Getting Down to Business: Canada, 1896-1919
In the early twentieth century, Canada became a diversified modern industrial economy that stretched from coast to coast. Transcontinental railways and tariff barriers framed the expansion. Captains of industry, merger kings and finance capitalists applied the capital. Foreign investment and technology flowed into the country. Booming exports of wheat, minerals and wood balanced the economy. Immigrants augmented the labour force and boosted consumption.
Banks, telegraph companies, department stores and mass-circulation newspapers catered to a national clientele. Manufacturers discovered mass production and new processes. Automobiles, aluminum, name-brand processed food and sheet steel emerged from factories. Electricity fueled the advance, powering everything from streetcars to cigarette making. When war came in 1914, Canada directed its new industrial muscle to making steel and munitions.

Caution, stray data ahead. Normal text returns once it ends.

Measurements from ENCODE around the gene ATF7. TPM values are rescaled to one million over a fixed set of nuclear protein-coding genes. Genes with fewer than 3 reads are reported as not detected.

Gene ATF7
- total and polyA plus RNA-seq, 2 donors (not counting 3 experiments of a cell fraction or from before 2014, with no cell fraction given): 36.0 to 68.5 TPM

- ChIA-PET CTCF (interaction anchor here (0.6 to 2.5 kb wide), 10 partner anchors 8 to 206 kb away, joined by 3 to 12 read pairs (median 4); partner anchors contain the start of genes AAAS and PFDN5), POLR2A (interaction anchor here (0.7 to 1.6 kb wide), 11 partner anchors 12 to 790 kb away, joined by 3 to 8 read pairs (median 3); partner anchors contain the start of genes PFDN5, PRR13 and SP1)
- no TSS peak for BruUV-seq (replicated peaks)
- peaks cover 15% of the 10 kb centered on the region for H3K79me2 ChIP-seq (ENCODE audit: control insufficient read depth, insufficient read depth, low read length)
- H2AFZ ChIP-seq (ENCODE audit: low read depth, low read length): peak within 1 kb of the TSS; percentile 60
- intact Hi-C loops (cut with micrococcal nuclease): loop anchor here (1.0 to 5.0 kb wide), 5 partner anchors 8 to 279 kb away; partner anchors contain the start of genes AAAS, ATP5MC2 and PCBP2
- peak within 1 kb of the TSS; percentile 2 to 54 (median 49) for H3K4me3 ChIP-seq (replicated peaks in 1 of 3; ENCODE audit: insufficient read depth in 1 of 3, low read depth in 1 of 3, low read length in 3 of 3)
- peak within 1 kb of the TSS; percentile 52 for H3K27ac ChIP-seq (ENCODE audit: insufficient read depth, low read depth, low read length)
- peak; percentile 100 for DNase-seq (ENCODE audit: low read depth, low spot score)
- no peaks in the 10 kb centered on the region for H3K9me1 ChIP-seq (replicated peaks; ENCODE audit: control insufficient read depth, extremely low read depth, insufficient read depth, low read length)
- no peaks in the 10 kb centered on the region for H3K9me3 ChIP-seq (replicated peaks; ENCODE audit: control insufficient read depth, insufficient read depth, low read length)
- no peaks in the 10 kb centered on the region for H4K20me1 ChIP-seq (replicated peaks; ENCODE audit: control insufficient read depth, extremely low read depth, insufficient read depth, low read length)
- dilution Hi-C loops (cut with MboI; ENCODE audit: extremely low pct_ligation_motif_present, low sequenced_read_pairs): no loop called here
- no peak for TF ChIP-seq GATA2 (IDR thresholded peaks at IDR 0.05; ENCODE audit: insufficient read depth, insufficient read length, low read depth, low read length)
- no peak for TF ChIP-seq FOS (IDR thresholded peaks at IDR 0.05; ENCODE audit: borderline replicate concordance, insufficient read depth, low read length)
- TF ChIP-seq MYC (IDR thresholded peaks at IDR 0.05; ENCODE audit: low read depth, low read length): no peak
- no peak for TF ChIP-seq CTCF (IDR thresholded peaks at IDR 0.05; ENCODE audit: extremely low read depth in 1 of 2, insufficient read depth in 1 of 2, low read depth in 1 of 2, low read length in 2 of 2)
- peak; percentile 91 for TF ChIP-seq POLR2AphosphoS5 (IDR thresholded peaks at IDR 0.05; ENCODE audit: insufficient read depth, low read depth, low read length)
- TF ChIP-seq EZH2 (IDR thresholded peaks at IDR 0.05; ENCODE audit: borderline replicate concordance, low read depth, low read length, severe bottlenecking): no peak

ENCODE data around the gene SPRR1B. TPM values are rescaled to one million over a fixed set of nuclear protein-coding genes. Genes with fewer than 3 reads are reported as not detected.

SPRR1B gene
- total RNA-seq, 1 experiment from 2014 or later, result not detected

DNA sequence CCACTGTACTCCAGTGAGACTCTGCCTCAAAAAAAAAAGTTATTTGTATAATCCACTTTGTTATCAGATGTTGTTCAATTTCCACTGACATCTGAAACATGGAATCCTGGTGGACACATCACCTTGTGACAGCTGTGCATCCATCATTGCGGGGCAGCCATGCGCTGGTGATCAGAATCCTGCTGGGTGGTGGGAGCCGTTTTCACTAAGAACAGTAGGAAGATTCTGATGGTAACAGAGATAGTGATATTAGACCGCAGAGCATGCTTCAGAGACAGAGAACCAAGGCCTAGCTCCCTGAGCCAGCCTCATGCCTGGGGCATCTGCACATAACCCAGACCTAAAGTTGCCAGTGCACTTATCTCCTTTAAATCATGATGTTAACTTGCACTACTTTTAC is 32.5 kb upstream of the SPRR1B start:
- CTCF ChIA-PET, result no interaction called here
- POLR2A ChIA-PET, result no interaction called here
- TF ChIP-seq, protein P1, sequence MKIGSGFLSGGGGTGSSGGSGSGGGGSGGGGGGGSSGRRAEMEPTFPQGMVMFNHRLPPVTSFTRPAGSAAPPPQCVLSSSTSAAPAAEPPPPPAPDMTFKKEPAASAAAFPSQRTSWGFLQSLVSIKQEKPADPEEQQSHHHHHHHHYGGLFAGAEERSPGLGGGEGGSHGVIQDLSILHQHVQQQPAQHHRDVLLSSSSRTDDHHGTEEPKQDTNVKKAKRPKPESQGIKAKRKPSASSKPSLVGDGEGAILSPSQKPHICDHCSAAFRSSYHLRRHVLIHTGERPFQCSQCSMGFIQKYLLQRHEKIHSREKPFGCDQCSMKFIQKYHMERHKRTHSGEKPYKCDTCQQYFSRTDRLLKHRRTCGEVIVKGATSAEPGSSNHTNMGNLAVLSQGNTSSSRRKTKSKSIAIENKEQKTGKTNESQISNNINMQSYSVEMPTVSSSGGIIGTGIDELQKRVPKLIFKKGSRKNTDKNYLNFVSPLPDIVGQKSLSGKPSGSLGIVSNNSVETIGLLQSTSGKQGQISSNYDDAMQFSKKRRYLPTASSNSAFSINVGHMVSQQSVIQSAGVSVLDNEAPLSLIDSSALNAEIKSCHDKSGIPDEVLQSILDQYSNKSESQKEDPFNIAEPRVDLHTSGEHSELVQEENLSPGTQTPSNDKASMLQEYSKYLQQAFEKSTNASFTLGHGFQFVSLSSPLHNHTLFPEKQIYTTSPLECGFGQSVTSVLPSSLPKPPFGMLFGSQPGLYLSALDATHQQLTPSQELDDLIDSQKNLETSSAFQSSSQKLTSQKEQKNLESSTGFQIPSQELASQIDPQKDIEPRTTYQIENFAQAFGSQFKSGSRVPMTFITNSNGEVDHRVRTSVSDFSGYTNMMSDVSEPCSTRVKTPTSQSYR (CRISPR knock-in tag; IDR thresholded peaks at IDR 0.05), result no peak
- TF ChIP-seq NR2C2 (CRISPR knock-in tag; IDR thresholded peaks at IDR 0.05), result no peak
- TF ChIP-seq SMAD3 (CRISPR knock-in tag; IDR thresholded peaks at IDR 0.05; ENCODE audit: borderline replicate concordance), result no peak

Advertising, business education and applied research swelled the quality and quantity of Canadian industry. The cities were the beachhead of the new prosperity -- millionaires' mansions and tightly-packed industrial suburbs mirrored the winners and wage labourers of Canada's new industrialism.